Spoon carving from a Bushcraft perspective with Jon Mac...
I am a spoon carver who lives and works on Dartmoor in Devon.
I carve spoons and Kuksa from green wood, using the three principal bushcraft tools. The knife, Axe and hook knife. I find spoon carving gives me a greater understanding of these tools as I can demonstrate a precision of craft in the finished spoon. I have developed my own spoon carving knife 'The MaChris' which is made by 'Chris Grant' a fantastically talented bladesmith.

Saturday, 21 August 2010

The MaChris No 1 ....Arrives.

spoon carving+machris


The collaboration between myself and Chris Grant has culminated with this beautiful and practical carving knife.
Chris Grant has surpassed himself with a skilfully crafted knife.


The story of the knife


Chris had seen me mulling over a Japanese laminated axe & asked if I had ever used a Japanese laminated blade or knife. Coincidentally, Chris had just made a blade from an off cut, and had seen that I had made my own knife before..... 
We briefly discussed this blade before deciding to design something from scratch, as I had specific ideas/specs that I wanted to realise. Also at this point Chris decided to put the handle on the knife as a complete job so it would be ready to use. I supplied Chris with a pre-fab knife blade in cardboard, as well as a roughed out handle blank. 



spoon carving


The brief of the knife: 

  •  The main design feature worth noting is the tapering point, this was designed specifically for chip carving. 

  • Approx 3mm thick blade, not too wide to hinder carving, not too thin to be uncomfortable when thumb pressure is applied.

  • Simple carbon steel for the blade; easy to sharpen, tough and capable of a fine edge.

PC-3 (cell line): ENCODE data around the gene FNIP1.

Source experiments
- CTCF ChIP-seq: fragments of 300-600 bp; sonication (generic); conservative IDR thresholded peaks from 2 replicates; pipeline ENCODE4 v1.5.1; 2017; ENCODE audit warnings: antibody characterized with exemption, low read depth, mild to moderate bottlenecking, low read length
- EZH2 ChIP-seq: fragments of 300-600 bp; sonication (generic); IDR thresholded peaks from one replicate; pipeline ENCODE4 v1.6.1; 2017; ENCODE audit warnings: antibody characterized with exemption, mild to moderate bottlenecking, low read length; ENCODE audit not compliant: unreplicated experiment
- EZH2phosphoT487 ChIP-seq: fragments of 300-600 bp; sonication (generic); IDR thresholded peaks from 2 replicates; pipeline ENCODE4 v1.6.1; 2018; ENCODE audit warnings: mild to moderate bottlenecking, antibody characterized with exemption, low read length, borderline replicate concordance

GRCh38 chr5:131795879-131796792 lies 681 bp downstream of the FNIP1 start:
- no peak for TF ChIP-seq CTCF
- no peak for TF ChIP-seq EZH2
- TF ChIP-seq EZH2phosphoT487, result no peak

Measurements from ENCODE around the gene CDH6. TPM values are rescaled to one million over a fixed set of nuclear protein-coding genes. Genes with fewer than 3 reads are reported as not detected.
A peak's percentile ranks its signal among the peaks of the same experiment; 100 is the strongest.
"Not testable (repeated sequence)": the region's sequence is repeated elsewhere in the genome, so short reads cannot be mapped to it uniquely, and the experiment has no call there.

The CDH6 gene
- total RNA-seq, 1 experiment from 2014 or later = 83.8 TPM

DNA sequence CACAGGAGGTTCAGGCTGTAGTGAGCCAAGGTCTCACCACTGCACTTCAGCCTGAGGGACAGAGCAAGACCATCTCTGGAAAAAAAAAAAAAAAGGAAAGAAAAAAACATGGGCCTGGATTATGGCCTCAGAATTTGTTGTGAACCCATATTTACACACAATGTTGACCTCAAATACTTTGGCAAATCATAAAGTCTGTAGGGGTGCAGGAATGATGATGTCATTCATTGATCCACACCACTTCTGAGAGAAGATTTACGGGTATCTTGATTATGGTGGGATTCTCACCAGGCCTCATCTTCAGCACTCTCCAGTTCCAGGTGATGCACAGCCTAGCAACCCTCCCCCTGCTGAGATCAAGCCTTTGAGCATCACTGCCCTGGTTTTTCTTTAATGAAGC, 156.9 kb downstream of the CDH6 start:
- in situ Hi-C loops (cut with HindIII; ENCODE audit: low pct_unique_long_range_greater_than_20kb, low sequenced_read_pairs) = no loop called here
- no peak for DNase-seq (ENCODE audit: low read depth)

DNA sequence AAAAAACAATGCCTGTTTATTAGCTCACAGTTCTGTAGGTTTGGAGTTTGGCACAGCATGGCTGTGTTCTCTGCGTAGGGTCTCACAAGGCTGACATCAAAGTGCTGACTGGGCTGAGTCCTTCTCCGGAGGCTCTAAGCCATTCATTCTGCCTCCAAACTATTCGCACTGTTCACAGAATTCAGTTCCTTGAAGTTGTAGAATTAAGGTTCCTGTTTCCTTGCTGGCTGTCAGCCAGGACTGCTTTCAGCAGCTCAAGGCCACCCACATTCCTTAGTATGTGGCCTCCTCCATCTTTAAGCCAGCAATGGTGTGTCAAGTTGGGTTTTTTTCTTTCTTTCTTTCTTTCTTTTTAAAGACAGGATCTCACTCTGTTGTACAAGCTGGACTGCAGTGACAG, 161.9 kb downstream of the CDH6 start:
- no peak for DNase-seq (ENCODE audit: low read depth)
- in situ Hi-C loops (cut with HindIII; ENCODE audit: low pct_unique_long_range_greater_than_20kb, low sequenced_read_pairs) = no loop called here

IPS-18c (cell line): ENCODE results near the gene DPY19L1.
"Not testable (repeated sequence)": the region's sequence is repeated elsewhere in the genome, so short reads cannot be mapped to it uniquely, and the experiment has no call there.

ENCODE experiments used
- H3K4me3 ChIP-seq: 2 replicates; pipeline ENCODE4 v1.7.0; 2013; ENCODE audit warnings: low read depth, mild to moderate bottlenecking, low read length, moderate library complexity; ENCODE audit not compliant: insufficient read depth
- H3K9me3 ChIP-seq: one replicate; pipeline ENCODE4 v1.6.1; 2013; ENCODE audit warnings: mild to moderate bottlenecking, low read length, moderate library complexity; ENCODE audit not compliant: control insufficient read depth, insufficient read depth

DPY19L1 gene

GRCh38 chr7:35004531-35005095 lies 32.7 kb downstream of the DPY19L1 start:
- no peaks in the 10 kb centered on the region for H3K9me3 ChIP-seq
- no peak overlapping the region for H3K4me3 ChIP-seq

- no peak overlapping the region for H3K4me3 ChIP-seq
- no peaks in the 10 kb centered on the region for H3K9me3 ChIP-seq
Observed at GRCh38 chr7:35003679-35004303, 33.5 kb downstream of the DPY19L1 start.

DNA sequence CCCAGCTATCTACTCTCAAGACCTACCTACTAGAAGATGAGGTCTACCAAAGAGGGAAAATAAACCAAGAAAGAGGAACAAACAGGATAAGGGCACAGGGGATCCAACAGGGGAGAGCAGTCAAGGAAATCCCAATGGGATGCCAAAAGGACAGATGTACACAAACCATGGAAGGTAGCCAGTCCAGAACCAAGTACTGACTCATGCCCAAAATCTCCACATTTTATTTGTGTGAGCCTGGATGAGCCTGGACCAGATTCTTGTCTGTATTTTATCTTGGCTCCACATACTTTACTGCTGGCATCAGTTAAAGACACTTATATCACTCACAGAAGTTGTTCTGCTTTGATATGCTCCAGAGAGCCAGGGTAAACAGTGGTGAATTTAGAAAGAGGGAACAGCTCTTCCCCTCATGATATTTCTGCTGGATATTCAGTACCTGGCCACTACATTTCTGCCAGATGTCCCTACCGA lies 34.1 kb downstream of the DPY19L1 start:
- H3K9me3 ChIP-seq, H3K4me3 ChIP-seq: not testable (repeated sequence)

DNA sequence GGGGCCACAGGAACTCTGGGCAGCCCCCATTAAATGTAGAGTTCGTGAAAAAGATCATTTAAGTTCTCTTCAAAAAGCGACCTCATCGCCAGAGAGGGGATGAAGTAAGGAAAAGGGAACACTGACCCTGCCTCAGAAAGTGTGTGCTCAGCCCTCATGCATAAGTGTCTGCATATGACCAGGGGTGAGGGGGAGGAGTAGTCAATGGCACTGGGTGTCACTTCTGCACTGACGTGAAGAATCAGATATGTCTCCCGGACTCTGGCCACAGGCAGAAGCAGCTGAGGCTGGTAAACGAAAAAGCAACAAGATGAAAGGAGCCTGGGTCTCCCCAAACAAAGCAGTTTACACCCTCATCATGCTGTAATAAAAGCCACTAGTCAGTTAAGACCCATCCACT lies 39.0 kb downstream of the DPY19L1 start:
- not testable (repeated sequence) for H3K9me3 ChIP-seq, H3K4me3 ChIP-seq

• A strong, narrowed tang to allow for the pressure of power cuts. 


  • A well designed one-piece warm wooden handle.   

Details:

  • The prototype was made in laminated CS80, but needed refining, another version was made in laminated shiro gami 2 (white steel) for comparison purposes. Chris hopes one day to finish both these knives, so a full comparison can be made.

  • The first full working knife was made from 15N20, band saw steel, with  2% nickel, very sharp, with great toughness, it was decided that this  would be an ideal steel for a blade with a very fine tip.

spoon carving

  • The blade was heat treated in a computer controlled furnace, to ensure maximum performance from the steel and then quenched in reclaimed whale oil. 

  • Jon carved the final handle himself, to ensure that it  would be exactly as he wished.

  •  The blade was secured in the handle with super strong two part JB weld  epoxy.To finish the handling, the tang was peened over the end of the  handle.

  • The sheath was made to be hung on a shoulder sling, but can adapt to  belt carry. The sheath is stitched with two rows of thread with an extra  thick welt  8mm to allow for the blade's sharpness &  fine point.

 Specs:


Overall length: 230 mm
Handle length: 127 mm 
Blade length: 100 mm
Blade thickness: 3mm


  • Sheath: Oil tanned leather, sealed with beeswax & gum traganth, sewn with white waxed linen..


spoon carving


spoon carving


spoon carving

Handle: Hand carved Birch with Walnut ferrule.


spoon carving




 Visit
For contact details.


And view his Photobucket for more examples of his work...



Coming soon....

The Bushcraft version of the MaChris....

ENJOY...



Monday, 16 August 2010

The MaChris Number one....



Coming soon...
Full review and photographs...

I have been collaborating closely with Christopher Grant 'Bladesmith' on a new wood carving knife.
We have for the last four months or so been passing prototype handles and blades from workshop to workshop.
Between us we have designed blade and handle for fast removal of waste wood and the important capability of fine carving, in one knife.


spoon carving

Christopher Grant's mark...

spoon carving


spoon carving


 Enjoy...






Sunday, 15 August 2010

Spoon Carving First Steps Coffee Spoon

I spent yesterday sat under the Golden Ash making this spoon for a friend of mine in Scotland. I will trade it for some hand spun and naturally dyed wool. Sarah, my partner, is an avid knitter, and will thoroughly enjoy knitting with such special wool. This spoon is carved, from Birch, to fit into a coffee jar. It is under five inches long and has been made to hold precisely seven grams of good coffee... 

spoon carving

I fitted the spoon with a leather thong finished with a splendid little knot  that an old friend of mine taught me some years ago...


spoon carving

I hope she likes her new spoon...

spoon carving

ENJOY...J